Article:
FREDDIE Mack passed away on 11th January 2008, this was one of the last interviews he did chronicling his amazing life.
A QUIET corner of Plains seems an unlikely location in which to find a former Olympic boxer, film actor and musical entertainer.
Larger-than-life American star Freddie Mack encapsulates all these claims to fame, however; and at the age of 74, he is still making his mark in the quite distinct fields of sport and arts.
His riveting life story has taken him from his South Carolina birthplace to New York, the Helsinki Olympics, Rome and London before finally settling happily in Monklands and returning to his first love of boxing by founding the sport’s Scottish hall of fame.
Freddie first ended up in the ring as a result of his childhood friendship with a talented neighbour in Green Avenue, Brooklyn.
That rising star was future Olympic champion Floyd Paterson, who introduced the 13-year-old Freddie to the sport through training with legendary coach Cus D’Amato on Manhattan’s 14th Street.
The duo soared through the ranks together and, aged just 17, were both selected to represent America at the 1952 Olympics in Finland.
Freddie, an alternate for the US team, watched with pride as his friend - “one of the greatest men in the world, and the reason I became a boxer” - struck middleweight gold with a first-round final knockout of Romanian Vasile Tita.
Paterson rapidly went on to become the youngest-ever world heavyweight champion at 21, while Freddie also enjoyed a highly successful career in the ring, reaching third place in the global light-heavyweight rankings courtesy of memorable victories such as knocking out stars Jack Bodell, Chick Calderwood and Sante Amonti.
“I was more successful than a lot of the others, not because I was a good fighter, but because I had speed,” says the 74-year-old, reflecting on a 66-fight professional career which ended just as he was offered the chance to take on Harold Johnson for the world light-heavyweight championship.
He said: “In order to have done so, I would have had to give up my American citizenship, and I didn’t feel I could do that.”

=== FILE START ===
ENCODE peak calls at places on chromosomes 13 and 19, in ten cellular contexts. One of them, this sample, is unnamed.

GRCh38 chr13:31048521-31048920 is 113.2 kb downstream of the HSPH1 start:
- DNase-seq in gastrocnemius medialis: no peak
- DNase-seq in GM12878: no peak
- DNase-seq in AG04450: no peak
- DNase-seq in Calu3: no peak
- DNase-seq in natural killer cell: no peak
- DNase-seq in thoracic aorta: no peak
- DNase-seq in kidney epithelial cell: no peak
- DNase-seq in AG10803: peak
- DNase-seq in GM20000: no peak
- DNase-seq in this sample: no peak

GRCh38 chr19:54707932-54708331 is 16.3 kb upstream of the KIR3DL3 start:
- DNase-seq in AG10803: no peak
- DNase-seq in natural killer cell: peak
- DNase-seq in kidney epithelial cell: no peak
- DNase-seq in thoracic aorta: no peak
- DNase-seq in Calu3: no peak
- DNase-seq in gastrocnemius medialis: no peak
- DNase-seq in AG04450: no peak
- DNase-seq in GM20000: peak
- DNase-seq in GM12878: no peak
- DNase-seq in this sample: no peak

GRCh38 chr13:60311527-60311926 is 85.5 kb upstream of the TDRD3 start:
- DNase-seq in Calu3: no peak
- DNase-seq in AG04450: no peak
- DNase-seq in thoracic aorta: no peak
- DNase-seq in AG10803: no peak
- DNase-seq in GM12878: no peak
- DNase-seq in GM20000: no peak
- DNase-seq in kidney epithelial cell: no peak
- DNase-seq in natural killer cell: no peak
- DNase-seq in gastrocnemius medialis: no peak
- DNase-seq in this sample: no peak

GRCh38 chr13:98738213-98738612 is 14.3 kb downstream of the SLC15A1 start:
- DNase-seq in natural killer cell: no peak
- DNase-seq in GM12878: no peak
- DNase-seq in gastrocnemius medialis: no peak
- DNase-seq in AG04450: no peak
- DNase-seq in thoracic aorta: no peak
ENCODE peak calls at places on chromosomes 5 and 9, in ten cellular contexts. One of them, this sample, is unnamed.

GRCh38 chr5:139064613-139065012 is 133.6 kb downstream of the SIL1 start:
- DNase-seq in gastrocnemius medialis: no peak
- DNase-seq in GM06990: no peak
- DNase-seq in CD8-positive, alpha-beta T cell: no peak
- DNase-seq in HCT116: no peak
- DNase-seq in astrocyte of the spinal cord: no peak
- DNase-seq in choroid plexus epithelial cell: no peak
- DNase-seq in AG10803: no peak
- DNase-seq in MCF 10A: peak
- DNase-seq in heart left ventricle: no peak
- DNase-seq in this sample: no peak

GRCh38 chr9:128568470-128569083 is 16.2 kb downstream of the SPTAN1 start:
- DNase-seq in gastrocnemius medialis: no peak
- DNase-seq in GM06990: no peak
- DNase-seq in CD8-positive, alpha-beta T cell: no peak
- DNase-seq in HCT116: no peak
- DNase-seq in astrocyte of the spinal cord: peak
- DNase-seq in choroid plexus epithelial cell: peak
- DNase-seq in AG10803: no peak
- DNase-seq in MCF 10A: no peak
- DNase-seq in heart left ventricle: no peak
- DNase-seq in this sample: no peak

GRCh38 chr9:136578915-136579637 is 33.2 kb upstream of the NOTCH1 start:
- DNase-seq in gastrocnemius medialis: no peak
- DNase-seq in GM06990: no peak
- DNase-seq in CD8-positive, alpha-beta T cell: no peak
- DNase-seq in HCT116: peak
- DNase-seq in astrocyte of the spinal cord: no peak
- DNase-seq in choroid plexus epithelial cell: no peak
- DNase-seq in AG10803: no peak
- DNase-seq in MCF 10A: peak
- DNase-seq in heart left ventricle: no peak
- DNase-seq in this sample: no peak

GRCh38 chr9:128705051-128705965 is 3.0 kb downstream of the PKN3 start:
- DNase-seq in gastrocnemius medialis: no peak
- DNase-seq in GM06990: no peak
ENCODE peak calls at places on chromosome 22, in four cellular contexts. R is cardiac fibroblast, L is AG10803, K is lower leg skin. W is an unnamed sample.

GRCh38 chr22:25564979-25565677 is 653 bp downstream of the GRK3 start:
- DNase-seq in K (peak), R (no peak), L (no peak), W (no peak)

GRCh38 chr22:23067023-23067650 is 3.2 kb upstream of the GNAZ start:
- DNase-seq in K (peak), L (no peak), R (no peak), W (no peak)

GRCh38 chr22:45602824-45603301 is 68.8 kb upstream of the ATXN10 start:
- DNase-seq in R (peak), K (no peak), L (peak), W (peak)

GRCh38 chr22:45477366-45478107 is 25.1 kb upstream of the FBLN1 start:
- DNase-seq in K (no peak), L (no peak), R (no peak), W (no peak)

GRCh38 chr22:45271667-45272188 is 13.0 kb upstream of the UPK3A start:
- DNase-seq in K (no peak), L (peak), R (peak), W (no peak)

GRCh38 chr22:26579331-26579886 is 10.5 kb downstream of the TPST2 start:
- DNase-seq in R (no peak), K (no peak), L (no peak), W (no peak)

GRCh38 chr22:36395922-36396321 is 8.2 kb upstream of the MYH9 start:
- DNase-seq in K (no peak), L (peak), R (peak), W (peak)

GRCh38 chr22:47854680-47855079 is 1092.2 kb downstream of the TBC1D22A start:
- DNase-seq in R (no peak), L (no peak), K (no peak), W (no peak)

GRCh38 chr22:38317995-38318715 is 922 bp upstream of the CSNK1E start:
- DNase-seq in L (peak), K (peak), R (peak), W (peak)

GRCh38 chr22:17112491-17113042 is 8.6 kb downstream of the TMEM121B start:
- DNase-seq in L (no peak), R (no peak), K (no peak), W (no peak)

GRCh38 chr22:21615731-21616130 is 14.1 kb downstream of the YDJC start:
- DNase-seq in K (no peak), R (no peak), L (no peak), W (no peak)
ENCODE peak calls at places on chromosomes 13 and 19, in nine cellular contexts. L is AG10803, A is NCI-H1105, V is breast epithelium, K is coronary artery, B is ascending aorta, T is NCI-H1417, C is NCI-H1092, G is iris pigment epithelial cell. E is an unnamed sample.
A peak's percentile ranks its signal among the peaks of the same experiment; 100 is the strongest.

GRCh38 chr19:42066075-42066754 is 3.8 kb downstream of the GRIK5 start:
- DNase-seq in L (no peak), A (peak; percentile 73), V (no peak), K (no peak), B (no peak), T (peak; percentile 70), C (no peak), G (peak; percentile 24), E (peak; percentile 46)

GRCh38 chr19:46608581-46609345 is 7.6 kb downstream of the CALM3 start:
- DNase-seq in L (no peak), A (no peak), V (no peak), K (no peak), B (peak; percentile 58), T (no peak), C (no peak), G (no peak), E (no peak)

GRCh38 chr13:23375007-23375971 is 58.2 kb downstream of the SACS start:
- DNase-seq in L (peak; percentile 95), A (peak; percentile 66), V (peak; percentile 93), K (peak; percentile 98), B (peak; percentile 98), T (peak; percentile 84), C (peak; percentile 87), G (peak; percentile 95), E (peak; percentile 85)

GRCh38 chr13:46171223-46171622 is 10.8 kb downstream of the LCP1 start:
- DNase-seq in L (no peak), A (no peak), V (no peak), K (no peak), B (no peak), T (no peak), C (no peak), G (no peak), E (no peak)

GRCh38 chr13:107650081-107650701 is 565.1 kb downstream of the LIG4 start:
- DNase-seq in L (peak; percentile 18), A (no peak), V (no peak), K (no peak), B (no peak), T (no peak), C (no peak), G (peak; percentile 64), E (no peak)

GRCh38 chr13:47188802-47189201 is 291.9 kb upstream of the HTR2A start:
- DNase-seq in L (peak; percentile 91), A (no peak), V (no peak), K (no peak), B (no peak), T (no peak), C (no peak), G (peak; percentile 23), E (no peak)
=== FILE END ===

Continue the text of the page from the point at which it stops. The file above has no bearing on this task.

Instead he used his skills as a sparring partner to some of the world’s greatest boxers, including Billy Walker, John “Cowboy” McCormack and Henry Cooper, and also sparred with a 19-year-old Muhammad Ali.
“It lasted around two minutes,” explains Freddie: “I threw two or three punches at him, but I couldn’t touch him.”
Freddie moved to Britain in the early 1960s and his career took a highly unusual turn when fight fans Richard Burton and Rex Harris introduced him to the movie industry.
They helped him earn an impressive debut role - in Cleopatra, where he appeared as one of the slaves carrying Elizabeth Taylor’s character into Rome. “I actually stumbled a little while carrying her, and the director decided to keep it in!”
It was to prove the start of a varied entertainment career, in which the former boxer had a variety of small film roles and then later went on to front the Freddie Mack Sound, a musical ensemble who shared a stage with legends including Jimi Hendrix, Pink Floyd and The Who.
He was also the leader of the gang on the Fantastic Freddie Mack Show and the Freddie Mack Extravanganza in the early 1970s - before “Mr Superbad” was born when he signed a deal with K-Tel Records, releasing numerous albums and teaming up with Ultrafunk on the hit record, Kung Fu Man.
Having been encouraged to move north of the border by boxing promoter Jack Solomon, Freddie continued to entertain as a DJ on Radio Clyde, bringing his brand of soul to the nation and only finally retiring three years ago after working for a variety of stations.
By then, the colourful American star was happily settled in the unlikely locale of Plains, after a chance meeting in a Glasgow bar with “amazing” Airdrie woman Jan McLaughlin.
“As soon as I saw her, I walked up to her and said, ‘baby, you’re the most beautiful woman in this club, you have the most beautiful eyes and I’m gonna marry you.
“She said, ‘that’ll be shining bright!’ But we both knew back then that this was something special and we’ve been together now for 14 years.”
Now Freddie’s incredible life story has come full circle, as he founded the Scottish Boxing Hall of Fame seven years ago and in September will preside over the fourth induction of some of the sport’s greatest names.
Log on to our new-look website, www.acadvertiser.co.uk, for an extended two-part video interview with “Mr Superbad”.